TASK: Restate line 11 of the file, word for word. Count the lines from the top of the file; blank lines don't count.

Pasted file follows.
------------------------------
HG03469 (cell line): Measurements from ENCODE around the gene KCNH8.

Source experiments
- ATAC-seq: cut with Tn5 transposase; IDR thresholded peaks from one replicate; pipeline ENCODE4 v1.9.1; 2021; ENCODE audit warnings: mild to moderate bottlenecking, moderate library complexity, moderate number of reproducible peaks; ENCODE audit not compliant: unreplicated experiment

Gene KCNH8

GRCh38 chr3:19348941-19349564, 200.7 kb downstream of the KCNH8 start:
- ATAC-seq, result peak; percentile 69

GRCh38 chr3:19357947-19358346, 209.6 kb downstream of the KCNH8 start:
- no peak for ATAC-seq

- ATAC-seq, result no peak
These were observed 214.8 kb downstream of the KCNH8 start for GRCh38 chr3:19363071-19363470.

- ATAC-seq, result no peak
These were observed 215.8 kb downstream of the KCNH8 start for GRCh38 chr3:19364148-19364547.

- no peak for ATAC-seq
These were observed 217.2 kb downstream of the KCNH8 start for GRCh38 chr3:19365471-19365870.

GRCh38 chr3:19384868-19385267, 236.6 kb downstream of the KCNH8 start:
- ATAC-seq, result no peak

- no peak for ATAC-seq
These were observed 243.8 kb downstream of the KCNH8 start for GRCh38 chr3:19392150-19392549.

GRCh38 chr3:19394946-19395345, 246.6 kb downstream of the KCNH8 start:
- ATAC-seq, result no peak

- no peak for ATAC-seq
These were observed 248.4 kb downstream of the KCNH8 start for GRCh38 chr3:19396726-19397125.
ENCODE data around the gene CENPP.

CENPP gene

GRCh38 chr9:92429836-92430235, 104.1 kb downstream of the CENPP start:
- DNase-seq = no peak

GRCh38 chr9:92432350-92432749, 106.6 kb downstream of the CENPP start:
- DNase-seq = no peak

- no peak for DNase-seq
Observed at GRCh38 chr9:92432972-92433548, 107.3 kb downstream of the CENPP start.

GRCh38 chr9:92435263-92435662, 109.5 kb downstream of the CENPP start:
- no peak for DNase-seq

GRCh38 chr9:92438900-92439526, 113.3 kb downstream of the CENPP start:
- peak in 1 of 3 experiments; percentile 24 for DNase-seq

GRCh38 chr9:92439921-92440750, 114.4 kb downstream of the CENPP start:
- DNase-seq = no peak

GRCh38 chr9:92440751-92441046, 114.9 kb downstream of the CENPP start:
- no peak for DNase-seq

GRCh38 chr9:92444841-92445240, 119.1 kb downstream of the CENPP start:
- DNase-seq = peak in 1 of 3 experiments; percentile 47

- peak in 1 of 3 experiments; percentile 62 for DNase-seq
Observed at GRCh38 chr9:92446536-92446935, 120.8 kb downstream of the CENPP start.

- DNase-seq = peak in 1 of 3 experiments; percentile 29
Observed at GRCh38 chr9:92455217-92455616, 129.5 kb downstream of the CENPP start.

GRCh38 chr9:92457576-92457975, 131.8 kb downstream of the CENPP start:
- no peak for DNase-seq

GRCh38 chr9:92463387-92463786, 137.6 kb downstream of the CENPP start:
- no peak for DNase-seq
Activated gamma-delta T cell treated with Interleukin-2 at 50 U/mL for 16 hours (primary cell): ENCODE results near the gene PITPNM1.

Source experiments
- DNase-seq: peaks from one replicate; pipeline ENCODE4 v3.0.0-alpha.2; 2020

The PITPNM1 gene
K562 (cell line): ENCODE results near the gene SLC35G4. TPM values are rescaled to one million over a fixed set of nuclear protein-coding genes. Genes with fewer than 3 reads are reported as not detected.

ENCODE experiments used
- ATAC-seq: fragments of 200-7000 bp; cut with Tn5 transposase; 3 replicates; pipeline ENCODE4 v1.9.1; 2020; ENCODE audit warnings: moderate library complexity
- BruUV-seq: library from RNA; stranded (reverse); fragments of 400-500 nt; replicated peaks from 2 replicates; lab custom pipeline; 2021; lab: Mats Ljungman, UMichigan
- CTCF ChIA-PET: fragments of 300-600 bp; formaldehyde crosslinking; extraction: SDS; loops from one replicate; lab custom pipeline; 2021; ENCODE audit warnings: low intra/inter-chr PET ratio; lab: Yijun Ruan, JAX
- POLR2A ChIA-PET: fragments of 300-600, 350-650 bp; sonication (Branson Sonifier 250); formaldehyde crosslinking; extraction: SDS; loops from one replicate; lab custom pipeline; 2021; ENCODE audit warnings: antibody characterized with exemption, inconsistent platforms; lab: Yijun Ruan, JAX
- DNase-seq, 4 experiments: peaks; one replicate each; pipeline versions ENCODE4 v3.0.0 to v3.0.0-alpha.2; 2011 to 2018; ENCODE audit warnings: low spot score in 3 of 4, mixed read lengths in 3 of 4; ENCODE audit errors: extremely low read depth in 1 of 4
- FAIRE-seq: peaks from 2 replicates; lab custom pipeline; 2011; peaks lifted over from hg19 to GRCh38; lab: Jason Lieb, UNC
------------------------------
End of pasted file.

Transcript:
- ATAC-seq, result no peak